For approximately 80 percent of children in the Reform movement, celebrating a bar or bat mitzva will be the last connection they will have to their Jewish community throughout the rest of their teen years.
For some, it will be their last connection for the rest of their lives.
Rabbi Jonah Dov Pesner, senior vice president of the Union for Reform Judasim, and other Reform leaders, local and national, are trying to reverse this startling trend.
The centerpiece of their efforts is the URJ’s new Campaign for Youth Engagement, aiming to help congregations throughout North America get teens and young adults to remain involved in Jewish life.
The campaign, which was unveiled at last month’s URJ Biennial convention in Washington, D.C., by URJ President-elect Rabbi Richard Jacobs, will be headed by Rabbi Bradley Solmsen.
“The campaign is a mass movement in the Reform movement, and beyond,” said Pesner, who, with a background as a community organizer, is one of the campaign’s principal leaders. He believes that organizations like Hillel on Campus, B’nai B’rith Youth Organization, and local Jewish Federations will all need to partner in order to ensure the next generation of Jews remains tied to its heritage.
The aim of the campaign is an all-encompassing, movementwide effort to engage a majority of Reform Jewish youth by the year 2020.
“There has to be a true revolution of culture, and a real commitment of local people, ” Pesner said. “We will have to show our youth that synagogue life is about deep engagement in living and learning, and not just about preparation for b’nai mitzva. The question is, ‘How do you do that?’”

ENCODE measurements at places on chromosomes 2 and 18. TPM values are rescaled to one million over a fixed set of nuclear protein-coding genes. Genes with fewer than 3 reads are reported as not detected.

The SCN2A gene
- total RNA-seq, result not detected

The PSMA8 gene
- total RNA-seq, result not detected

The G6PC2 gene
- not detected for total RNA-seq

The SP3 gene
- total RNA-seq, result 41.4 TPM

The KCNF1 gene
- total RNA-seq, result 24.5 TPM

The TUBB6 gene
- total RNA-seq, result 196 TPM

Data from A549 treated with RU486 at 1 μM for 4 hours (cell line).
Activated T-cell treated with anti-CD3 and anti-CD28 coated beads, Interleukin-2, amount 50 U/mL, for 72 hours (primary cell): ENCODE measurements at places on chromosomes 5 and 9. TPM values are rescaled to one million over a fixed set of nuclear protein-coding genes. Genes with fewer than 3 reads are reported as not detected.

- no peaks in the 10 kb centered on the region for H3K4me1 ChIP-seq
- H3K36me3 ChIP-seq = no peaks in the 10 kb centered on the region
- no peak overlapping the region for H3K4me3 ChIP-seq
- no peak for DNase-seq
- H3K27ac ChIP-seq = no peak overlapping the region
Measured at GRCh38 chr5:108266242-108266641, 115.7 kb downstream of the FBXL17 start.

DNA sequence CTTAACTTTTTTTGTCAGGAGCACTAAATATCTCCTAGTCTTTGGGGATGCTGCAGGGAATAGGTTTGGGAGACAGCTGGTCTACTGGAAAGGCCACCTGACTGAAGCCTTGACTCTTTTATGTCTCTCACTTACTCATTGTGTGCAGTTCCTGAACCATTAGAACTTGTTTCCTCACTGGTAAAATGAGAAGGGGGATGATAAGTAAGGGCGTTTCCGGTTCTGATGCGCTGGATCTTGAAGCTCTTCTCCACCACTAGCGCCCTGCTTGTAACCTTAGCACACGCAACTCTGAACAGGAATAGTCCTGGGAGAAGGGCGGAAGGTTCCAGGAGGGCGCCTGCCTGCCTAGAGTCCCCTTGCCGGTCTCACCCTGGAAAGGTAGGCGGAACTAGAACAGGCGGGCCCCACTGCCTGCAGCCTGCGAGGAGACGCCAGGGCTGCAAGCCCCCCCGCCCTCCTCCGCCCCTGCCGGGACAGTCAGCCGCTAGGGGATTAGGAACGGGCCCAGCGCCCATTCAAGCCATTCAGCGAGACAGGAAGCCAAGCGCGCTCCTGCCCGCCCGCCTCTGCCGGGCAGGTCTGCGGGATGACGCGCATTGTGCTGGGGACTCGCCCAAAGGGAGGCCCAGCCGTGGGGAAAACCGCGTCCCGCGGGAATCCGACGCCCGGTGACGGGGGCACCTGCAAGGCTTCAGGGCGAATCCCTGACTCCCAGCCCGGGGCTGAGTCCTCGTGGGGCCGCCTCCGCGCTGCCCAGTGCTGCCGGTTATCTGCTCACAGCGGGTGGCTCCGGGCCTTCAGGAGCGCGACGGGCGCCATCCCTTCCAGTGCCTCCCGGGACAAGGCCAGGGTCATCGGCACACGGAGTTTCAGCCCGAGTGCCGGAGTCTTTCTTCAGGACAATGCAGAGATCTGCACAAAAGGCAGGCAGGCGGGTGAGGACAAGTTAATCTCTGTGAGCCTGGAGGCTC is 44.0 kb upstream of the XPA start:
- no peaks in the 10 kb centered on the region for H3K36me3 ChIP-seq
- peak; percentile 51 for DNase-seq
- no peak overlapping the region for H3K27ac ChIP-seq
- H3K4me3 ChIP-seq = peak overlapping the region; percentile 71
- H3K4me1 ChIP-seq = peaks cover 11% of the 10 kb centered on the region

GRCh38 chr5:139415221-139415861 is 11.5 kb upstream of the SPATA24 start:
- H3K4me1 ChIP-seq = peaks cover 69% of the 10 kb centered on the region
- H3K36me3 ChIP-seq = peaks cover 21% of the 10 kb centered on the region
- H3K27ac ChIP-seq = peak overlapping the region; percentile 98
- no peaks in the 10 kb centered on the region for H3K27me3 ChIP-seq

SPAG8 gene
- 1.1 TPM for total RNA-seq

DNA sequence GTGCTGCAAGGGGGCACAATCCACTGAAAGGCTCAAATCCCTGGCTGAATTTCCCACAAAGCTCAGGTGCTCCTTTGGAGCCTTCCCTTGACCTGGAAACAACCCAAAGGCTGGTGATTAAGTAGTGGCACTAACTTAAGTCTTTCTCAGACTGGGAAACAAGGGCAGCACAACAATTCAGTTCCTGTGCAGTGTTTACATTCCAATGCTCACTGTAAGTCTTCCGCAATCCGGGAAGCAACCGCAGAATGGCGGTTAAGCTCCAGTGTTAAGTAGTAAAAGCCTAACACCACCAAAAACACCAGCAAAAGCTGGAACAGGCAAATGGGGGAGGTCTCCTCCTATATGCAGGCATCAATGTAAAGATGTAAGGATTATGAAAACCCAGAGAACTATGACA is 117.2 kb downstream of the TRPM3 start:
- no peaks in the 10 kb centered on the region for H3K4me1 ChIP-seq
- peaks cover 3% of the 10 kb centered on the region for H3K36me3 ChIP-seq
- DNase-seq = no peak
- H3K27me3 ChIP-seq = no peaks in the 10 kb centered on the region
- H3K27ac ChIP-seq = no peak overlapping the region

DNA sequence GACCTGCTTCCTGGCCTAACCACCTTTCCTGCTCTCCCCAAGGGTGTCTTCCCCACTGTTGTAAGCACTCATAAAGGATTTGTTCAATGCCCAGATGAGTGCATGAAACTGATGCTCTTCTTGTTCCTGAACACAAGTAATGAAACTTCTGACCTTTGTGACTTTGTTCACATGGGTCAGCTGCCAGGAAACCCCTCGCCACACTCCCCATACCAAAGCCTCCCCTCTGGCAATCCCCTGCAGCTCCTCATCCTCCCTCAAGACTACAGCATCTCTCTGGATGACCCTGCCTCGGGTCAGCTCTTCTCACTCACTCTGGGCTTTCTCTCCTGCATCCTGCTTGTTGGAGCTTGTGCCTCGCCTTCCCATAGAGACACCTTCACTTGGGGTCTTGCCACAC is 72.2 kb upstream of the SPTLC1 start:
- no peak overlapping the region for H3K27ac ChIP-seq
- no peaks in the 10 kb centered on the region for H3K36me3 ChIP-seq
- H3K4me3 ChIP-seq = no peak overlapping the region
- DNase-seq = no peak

One problem congregations face in keeping their youth involved is the competing demands for the kids’ time, said Rabbi Jessica Locketz, associate rabbi and temple educator at Temple Emanuel of South Hills.
“We are feeling the results of the added pressures our teens are facing,” Locketz said. “There is decline in involvement. They are still signing up to be involved in the youth group and in educational programs, but they cannot always make the events. It’s not for the lack of them wanting to; it’s just that they are so incredibly busy. Sometimes, school comes first.”
The Campaign for Youth Engagement will help congregations focus on three spheres that have been proven to help maintain youth involvement, according to Pesner: early integration into synagogue life; attendance at Jewish camp or other immersion experiences; and, professional training of youth workers.
“We know that families who are integrated through early childhood tend to stay after bar and bat mitzvas,” he said. “We know that families whose kids go to Jewish summer camp, or other immersion activities [like trips to Israel or social action programs] stay engaged.”
The URJ also will be supporting more professional training of youth workers, and will work with community partners like local federations to professionalize the field.
“There is a heavy turnover with youth workers,” Pesner said. “And kids get engaged in synagogue life because of relationships, not programs. They get connected to the adults who mentor them, and they get connected to robust relationships with their peers. If there is a high turnover, relationships get severed and kids drop out.”